Five common liver cancer myths

Posted 12 January, 2021
Other News
COVID-19 Vaccine FAQs - Hepatitis and Liver Disease
2 min read
Posted 20 October, 2021

Updated 20th October 2021 COVID-19 Vaccine: Hepatitis and Liver Disease Booking a vaccination Eligible people…

Read Article
New Hepatitis B Animation
2 min read
Posted 20 July, 2021

B Tested. B Vaccinated. B Stronger - New Hep B Animation https://youtu.be/DYV2qrQBjvE Hepatitis Queensland is…

Read Article
B Stronger: Grants Program
2 min read
Posted 16 April, 2021

Hepatitis Queensland is offering grants up to $500 and $2000 Hepatitis Queensland wants to support…

Read Article

In honour of World Cancer Day on the 4th of February, Hepatitis Queensland is busting five common liver cancer myths. 1,827 Queenslanders died from liver cancer in 2018, the 7th most common cause of cancer death.

Myth 1 – You can’t do anything to change your chance of developing liver cancer

Truth 1 – Up to 70% of liver cancer is preventable, and there are simple things we can all do to protect our liver:

Myth 2 – Liver cancer is always caused by alcohol

Truth 2 – Drinking alcohol increases your risk of developing liver cancer, but the most common cause of liver cancer in Australia is infection with hepatitis B or hepatitis C. Non-alcoholic fatty liver disease is also an increasingly common cause of liver cancer.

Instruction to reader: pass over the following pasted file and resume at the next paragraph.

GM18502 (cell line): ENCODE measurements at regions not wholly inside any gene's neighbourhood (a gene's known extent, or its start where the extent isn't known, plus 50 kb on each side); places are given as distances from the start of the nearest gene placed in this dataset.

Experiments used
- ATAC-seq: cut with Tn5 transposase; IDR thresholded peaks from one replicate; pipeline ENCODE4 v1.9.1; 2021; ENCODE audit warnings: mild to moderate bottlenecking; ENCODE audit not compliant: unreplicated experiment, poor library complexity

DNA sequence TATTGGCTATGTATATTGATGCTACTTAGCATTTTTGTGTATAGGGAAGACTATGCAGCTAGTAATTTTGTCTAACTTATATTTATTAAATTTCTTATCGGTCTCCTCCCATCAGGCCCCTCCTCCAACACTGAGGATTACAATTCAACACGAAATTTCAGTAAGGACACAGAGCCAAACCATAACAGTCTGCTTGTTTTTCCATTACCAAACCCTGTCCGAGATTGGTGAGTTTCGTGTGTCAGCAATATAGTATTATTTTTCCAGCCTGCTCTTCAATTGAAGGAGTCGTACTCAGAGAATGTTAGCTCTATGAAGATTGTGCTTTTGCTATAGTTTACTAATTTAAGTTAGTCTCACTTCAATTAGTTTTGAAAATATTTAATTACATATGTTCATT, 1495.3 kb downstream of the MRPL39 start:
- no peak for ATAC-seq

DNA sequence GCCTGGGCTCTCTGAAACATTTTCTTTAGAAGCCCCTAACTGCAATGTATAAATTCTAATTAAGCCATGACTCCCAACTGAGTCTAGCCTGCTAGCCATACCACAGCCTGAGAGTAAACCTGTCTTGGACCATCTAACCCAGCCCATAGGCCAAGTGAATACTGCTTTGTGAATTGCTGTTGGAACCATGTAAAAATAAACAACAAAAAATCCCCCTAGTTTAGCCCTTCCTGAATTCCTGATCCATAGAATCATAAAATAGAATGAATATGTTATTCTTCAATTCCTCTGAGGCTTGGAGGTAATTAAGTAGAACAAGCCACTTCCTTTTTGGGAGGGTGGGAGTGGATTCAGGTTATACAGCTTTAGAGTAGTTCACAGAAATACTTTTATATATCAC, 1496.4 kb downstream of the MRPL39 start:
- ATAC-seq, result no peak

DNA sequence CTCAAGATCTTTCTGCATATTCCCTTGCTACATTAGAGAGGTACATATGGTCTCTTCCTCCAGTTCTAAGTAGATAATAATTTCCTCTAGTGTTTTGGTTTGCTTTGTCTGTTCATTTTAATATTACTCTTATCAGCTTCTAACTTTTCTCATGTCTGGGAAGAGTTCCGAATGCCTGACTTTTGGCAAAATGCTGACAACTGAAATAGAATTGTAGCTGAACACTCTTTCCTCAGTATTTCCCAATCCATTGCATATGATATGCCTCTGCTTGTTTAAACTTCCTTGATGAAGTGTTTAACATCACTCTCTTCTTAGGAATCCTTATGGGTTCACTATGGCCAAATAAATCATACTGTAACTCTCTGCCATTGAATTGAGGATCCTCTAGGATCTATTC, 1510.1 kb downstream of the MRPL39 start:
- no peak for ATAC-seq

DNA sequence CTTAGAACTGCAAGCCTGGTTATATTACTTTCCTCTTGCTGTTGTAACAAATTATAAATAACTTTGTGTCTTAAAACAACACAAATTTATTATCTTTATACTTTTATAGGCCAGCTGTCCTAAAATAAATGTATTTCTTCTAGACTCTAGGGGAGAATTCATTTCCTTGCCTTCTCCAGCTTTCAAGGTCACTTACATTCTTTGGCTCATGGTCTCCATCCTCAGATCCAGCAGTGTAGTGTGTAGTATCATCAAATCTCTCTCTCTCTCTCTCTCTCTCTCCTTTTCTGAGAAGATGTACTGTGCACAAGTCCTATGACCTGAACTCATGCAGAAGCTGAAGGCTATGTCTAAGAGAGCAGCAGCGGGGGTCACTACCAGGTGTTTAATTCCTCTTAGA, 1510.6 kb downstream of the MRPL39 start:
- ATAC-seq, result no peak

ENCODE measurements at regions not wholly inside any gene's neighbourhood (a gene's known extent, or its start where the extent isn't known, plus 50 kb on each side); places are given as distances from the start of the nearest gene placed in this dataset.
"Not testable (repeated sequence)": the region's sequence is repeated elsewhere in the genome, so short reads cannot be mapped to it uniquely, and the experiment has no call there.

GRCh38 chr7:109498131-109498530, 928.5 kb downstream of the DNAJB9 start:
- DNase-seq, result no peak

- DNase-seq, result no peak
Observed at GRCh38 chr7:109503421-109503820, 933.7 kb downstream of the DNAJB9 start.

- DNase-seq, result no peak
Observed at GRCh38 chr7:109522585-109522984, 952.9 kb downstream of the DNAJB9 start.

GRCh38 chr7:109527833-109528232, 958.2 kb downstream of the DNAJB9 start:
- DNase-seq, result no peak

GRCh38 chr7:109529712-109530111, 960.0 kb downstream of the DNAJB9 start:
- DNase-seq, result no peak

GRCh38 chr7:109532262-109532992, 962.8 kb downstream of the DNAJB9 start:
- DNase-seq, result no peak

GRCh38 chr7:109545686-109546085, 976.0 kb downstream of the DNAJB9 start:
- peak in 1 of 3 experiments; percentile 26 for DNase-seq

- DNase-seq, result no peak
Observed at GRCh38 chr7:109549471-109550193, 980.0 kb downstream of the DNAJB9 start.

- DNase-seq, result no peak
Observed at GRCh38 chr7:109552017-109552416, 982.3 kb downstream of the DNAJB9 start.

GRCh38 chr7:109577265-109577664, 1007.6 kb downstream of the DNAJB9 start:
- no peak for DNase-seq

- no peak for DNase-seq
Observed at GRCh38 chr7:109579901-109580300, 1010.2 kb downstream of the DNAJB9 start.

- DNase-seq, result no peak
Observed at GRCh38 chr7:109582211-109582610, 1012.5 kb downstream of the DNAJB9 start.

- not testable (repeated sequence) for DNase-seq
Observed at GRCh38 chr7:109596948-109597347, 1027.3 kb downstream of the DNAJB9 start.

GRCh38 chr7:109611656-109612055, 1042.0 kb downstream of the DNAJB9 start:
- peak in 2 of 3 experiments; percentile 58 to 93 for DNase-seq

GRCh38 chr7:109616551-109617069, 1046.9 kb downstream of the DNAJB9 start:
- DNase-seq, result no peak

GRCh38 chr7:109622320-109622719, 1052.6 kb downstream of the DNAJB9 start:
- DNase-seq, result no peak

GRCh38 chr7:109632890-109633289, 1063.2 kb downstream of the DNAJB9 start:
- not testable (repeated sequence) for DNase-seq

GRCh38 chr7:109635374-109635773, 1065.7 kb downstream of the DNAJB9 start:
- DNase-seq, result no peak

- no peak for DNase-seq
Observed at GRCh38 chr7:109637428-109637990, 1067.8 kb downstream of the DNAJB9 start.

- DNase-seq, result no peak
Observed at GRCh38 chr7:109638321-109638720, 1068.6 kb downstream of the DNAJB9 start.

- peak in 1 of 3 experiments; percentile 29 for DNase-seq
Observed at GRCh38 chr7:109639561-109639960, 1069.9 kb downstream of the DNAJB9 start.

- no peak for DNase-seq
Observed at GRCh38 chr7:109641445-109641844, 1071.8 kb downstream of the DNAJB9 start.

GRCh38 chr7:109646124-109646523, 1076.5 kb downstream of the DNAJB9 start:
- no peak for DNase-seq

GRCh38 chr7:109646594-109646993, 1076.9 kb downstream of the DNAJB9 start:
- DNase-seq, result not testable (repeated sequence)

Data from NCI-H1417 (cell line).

Truth 3 – There are many treatments available for liver cancer. Early detection of liver cancer gives you the best chance of cure.

Myth 4 – Liver cancer has obvious symptoms

Truth 4 – Most people with early liver cancer don’t have any symptoms or they may be mild. Symptoms may include:

  • Weight loss or loss of appetite
  • Abdominal pain
  • Nausea
  • Tiredness and fatigue
  • Jaundice

Myth 5 – Liver cancer is difficult to treat

Truth 5 – Early detection of liver cancer gives you the most treatment options. Treatments for liver cancer can include surgery (including transplant), chemotherapy, tumour ablation (killing targeted parts of the liver), radiation or biological therapy.

Liver cancer monitoring

Early liver cancer may not have any symptoms. If you have risk factors for liver cancer your doctor may recommend regular monitoring. This will be an ultrasound and a blood test every six months. Visit our health services directory to find a liver clinic close to you.

More information

The Cancer Council has an Understanding Cancer in the Liver guide for people affected by primary liver cancer or secondary cancer in the liver.

If you have any questions about your liver health or liver cancer prevention, call the Hepatitis Queensland Infoline on 1800 437 222.

Latest News
View Resource
View Resource
View Resource

This website may contain the names and images of Aboriginal and Torres Strait Islander people who have passed on.